Gloria: A Pig Tale, H.K.Gruber

New York Philharmonic, The Metropolitan Museum of Art and The Juilliard School

As part of the NY Phil Biennial

29th May, 2014

Schlachtkabarett / Don’t ask what’s in the sausage

It is a great credit to Alan Gilbert that he has chosen to address a need in New York’s cultural life for a platform dedicated to contemporary music.  At last night’s opening performance of Gloria: A Pig Tale by Austrian composer H.K. Gruber — a co-production of the New York Philharmonic with The Juilliard School’s AXIOM Ensemble — Gilbert quipped that in planning meetings for the “NY Phil Biennial”, the first decision was how often they should do it.  I, for one, appreciate the positivity of vision in announcing the inaugural season of a new- music-based festival in this fashion.  This particular choice of work, however, seemed hard even for Gilbert himself to justify.  Turning to Mr. Gruber in the audience, Gilbert (half-jokingly, it seemed) asked him, “What were you thinking?”

Perhaps assuming from the title that this would be a “children’s opera”, many had kiddies in tow who may have left with their subconsciouses forever altered by this mélange of Dadaist imagery, their brains reeling with the seemingly unconstructed Gruber-goober. One can hope that they were at least entertained by the sweet and effective puppetry by Giants Are Small and by Doug Fitch’s energetic, inventive direction.

The plot development of Gloria: A Pig Tale does not seem to be one of Gruber’s primary concerns.  Gloria, a pretty pig amongst the normal-looking pigs, dreams of being rescued by a handsome prince.  This is Act One.  In Act Two, her brawny Wildschwein hero rescues her from her human “prince” (actually the farmhand who intends to butcher her), resulting in a union, three piglets and a domestic pigsty in which, from Gruber’s perspective, only the hero feels trapped.  The heroine?  Who cares. Gruber has achieved the seemingly impossible with this opera: he was rewritten a classically sexist fairy tale and made it truly misogynist.  If his intention was to comment on this quality of traditional fairy tales by exaggerating the helplessness of the female and the oafishness of the hero, I believe he failed by omission of any moments of insight into Gloria’s character, her inner strength or any other facet of her character other than her longing for a prince.  Even the worst traditional fairy tales give the heroine a backstory!

In this case, Gilbert’s intention to provide “A snapshot of where music is today” seems to have overlooked any awareness of where feminism is today.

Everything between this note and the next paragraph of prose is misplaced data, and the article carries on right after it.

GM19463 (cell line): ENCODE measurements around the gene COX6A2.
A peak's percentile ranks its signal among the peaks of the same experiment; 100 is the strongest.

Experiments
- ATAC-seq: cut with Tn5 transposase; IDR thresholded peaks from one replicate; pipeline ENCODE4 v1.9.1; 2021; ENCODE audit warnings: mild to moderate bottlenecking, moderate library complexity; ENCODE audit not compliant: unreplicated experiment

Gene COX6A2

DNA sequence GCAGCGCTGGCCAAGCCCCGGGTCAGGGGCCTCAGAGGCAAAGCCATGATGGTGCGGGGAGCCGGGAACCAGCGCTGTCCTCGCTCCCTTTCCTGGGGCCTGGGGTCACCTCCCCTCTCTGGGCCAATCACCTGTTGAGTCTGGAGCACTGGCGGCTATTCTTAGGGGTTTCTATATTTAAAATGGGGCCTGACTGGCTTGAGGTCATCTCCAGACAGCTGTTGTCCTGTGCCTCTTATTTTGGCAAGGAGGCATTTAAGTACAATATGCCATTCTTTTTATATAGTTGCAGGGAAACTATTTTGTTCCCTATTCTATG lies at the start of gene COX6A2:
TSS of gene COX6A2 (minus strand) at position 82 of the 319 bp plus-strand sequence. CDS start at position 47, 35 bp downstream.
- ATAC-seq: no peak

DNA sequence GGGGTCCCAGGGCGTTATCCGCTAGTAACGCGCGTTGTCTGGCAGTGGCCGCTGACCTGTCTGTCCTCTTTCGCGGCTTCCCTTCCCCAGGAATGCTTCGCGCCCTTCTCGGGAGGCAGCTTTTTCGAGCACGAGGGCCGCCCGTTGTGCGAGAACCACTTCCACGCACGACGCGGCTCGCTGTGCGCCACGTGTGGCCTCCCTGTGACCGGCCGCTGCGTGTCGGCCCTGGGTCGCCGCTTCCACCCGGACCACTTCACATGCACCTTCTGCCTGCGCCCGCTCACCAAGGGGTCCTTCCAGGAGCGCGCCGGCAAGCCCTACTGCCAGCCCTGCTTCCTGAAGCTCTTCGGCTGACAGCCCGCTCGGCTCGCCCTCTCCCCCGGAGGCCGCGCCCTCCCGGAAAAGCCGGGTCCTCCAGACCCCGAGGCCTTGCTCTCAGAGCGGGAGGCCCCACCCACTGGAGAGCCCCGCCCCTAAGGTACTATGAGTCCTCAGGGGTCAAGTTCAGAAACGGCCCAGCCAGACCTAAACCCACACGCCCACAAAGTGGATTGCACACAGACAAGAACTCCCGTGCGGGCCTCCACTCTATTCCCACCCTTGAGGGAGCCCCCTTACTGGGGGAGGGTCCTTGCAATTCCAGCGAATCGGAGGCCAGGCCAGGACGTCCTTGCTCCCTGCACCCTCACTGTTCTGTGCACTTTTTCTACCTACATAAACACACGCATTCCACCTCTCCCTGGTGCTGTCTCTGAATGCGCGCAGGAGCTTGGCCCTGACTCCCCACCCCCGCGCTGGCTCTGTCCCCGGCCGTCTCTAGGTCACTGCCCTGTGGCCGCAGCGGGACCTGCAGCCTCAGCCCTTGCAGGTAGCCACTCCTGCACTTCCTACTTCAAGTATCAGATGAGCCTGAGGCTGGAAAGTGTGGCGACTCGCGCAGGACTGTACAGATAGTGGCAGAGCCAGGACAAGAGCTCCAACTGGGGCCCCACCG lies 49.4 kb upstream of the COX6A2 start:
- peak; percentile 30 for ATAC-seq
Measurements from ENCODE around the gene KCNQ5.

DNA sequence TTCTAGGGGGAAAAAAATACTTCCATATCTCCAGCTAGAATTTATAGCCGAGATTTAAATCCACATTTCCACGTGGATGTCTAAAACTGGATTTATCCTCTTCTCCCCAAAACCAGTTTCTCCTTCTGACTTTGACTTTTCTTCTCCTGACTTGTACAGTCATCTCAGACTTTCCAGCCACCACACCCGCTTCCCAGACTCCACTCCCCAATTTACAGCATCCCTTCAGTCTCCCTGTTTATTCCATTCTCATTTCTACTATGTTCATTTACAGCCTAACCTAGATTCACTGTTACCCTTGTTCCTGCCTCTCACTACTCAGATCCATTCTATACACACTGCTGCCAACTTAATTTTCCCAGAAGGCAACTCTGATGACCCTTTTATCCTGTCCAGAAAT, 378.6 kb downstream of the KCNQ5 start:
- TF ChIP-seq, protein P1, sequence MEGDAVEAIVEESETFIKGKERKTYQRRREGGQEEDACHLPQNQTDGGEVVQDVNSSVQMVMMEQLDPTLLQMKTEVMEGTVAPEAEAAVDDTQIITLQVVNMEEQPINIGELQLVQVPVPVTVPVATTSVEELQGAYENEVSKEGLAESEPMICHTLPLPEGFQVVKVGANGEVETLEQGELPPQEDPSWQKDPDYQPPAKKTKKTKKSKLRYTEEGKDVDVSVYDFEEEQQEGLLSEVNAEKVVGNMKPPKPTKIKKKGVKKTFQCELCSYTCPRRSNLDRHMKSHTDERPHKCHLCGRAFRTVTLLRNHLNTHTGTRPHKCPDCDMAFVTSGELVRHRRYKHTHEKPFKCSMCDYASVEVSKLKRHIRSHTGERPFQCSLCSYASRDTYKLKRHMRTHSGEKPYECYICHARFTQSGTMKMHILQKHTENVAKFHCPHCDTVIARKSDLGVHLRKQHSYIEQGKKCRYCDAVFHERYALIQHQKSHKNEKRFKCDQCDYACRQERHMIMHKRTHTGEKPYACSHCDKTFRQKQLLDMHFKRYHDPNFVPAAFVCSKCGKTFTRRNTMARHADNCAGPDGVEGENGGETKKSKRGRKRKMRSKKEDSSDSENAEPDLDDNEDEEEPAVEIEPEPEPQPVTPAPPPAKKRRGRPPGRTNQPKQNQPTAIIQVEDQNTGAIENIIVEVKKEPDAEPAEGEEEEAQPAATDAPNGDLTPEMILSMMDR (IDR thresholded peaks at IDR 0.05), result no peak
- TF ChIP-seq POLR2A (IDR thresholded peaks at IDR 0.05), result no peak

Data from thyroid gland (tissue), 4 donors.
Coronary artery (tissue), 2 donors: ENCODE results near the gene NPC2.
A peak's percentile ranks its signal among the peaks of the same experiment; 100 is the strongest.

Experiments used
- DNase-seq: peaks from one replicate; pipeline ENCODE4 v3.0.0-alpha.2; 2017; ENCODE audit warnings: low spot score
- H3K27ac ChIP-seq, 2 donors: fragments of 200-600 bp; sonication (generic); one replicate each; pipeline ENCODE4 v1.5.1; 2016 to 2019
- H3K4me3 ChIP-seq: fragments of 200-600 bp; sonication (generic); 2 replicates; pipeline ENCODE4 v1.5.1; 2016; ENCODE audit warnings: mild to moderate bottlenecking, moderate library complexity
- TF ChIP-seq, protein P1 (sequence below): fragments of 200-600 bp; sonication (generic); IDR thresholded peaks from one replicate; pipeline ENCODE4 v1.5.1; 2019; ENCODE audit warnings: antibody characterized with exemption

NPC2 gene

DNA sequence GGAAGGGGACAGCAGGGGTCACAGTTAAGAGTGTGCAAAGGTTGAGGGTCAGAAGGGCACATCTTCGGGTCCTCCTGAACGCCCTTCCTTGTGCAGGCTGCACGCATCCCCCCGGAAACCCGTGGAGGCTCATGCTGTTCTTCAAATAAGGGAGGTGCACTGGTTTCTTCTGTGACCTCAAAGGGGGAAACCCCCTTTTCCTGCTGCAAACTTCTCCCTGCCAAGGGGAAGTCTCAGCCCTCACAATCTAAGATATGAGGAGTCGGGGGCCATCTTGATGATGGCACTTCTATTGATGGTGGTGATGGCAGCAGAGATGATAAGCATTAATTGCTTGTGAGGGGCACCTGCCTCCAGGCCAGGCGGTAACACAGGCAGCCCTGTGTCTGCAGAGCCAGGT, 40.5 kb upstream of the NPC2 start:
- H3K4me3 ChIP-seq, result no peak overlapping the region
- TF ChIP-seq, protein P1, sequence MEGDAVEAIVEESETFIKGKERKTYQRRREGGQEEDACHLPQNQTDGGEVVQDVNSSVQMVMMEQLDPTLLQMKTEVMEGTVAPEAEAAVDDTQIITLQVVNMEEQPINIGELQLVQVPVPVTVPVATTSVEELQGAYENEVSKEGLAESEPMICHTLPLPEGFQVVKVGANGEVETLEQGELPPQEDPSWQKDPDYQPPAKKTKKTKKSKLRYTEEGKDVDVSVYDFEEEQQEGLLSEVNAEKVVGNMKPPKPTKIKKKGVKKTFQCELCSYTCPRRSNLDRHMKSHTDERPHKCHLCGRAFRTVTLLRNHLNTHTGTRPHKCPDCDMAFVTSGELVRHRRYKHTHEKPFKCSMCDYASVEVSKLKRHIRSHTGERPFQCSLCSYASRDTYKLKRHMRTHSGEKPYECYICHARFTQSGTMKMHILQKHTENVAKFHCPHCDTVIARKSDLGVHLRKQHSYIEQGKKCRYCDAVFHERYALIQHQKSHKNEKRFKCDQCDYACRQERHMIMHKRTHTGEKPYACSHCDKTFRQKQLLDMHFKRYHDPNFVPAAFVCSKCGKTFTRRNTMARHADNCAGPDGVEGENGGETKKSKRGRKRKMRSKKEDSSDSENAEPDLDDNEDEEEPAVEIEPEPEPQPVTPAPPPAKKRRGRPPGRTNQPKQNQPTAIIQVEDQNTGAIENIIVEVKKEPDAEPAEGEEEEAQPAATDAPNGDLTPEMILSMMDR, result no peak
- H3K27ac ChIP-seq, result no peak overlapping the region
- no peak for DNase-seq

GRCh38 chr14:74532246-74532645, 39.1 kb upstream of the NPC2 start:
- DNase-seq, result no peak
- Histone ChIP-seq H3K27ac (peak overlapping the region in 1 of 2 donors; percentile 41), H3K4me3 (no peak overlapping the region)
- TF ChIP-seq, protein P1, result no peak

But to the performances:  as Gloria, Lauren Snouffer seemed a little ill-at-ease, but who could blame her?  The role was written in the vocal stratosphere for far too much of the time, a challenge which the sweet-voiced soprano handled admirably. 

The rest of the cast shared a vast array of roles ranging from the handsome prince (Alexander Lewis, suffering from a cold on opening night but nevertheless displaying great dramatic thoughtfulness and charisma) to the wild pig, Rodrigo (Kevin Burdett, unleashing all the creativity and bravery for which he is well-known).  In between, there were animals of all kinds, portrayed by the heartfelt and radiant Brenda Patterson and the attention-grabbing Carlton Ford.  These two seemed most at ease with the difficulty of this score which was needlessly complex.
There were some moments of Gruber’s composition which could have been truly witty were they not misplaced, mistimed or overly messed-with. A barbershop quartet of two oxen and two back-perching birds had great comic potential, was written in direct competition to another of Gloria’s skyscraping arias, and continued long after the groove was gone. There are story-telling issues in Act Two; It seems to be summer, then winter, then fall. Is the prince the farmer too, or are they different characters? All is unclear, but at this point we have given up hoping for a narrative anyway.

The AXIOM Ensemble played accurately without ever letting loose. Standouts were violinist Fabiola Kim (a true concertmaster in the making) and June Hahn, multi-tasking to the extreme on percussion.

Bottom line: It could have been worse. It could have been longer.

 

Mwyn Bengough

 

 

response to this review: response@operaticus.com

Production:


Conductor: Alan Gilbert
Production: Giants Are Small
Director, costume designer, co-set designer: Doug Fitch
Producer: Edouard Getaz

Gloria: Lauren Snouffer
Solo Pig and other roles: Brenda Patterson
Gerhard and other roles:  Alexander Lewis
Farmer and other roles: Carlton Ford
Rodrigo and other roles: Kevin Burdette

With AXIOM ensemble


 

FOR MORE INFORMATION ABOUT THIS PRODUCTION:http://www.metmuseum.org/